A combination of adaptation and natural selection has produced some beautiful and elegant creatures. It also causes some animal body parts to be completely strange. Have sponges lost their brains? What’s so strange about the mantis shrimp’s seemingly telescopic eyes? Why do sheephead fish teeth look so weird? What made researchers think of origami when confronted with the mystery of salamander wings?
Yes, arachnid legs function “kind of like… tongue, nose and fingertips.” Of all the places where tentacles could grow, why would nature choose snakeheads? Skilled combatants claim that almost anything can be used as a weapon, but unlike aquatic salamanders, they may even draw a line across their ribs. Shoe stork is nothing if not an innovative hunter.
When mating season comes, male venomous platypuses don’t have to worry about being cuckolded for good reason. The proboscis monkey’s nose may strike one as plain, but the females of its species seem to appreciate it, and another of its appendages is — well, for now, let’s assume you’ve been warned. .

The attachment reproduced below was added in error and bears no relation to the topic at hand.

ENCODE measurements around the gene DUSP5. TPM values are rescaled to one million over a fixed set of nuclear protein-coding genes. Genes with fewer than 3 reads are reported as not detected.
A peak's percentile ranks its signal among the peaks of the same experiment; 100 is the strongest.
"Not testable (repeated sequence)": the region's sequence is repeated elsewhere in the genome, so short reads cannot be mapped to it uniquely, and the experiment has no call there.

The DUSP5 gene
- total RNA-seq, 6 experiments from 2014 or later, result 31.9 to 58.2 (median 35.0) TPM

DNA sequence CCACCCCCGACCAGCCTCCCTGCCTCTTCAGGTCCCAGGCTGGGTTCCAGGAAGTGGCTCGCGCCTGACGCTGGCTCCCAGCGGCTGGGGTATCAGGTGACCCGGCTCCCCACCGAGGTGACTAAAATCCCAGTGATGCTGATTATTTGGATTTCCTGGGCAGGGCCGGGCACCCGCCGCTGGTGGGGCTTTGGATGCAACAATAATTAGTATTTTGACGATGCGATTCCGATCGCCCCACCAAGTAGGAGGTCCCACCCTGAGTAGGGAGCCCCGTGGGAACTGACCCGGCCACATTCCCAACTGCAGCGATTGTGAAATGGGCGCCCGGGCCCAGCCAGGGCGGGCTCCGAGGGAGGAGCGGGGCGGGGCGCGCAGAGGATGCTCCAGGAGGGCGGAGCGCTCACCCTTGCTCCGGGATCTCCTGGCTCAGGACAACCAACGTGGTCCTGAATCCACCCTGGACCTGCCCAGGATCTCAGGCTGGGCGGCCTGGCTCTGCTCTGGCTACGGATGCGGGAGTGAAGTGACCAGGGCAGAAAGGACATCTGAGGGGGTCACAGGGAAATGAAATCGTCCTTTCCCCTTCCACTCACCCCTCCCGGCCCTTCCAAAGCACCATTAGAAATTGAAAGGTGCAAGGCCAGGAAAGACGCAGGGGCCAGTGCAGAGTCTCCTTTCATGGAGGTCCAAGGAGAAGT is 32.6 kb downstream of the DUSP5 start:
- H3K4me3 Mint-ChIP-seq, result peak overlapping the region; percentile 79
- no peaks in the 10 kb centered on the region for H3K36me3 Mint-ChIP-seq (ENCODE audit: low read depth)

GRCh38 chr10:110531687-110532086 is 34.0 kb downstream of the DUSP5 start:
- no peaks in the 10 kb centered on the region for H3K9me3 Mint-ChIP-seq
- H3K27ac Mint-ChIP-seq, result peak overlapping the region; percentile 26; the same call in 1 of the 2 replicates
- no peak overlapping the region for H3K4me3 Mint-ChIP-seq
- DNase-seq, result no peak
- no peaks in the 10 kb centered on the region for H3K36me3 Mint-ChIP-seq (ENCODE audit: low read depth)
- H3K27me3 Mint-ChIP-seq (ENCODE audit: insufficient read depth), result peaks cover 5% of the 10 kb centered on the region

Although humans are not on the menu of the shoebill stork, baby alligators are part of the bird’s diet, as are such fare as lungfish, eels, . . . catfish, and . . . crazy stuff like Nile monitor lizards [and] snakes,” writer Nicholas Lund observes.
Its predatory ways are simple but effective. It stands and waits. When prey approaches, it lunges, scooping its next meal into its massive bill, along with whatever else happens to be in the vicinity, whether “water, mud, vegetation, [or] . . . other hapless fish.” Then, the stork shakes its head back and forth to get rid of the debris it may have collected along with its prey, before using its massive bill to decapitate its live, squirming quarry. At this point, it’s all over but the swallowing.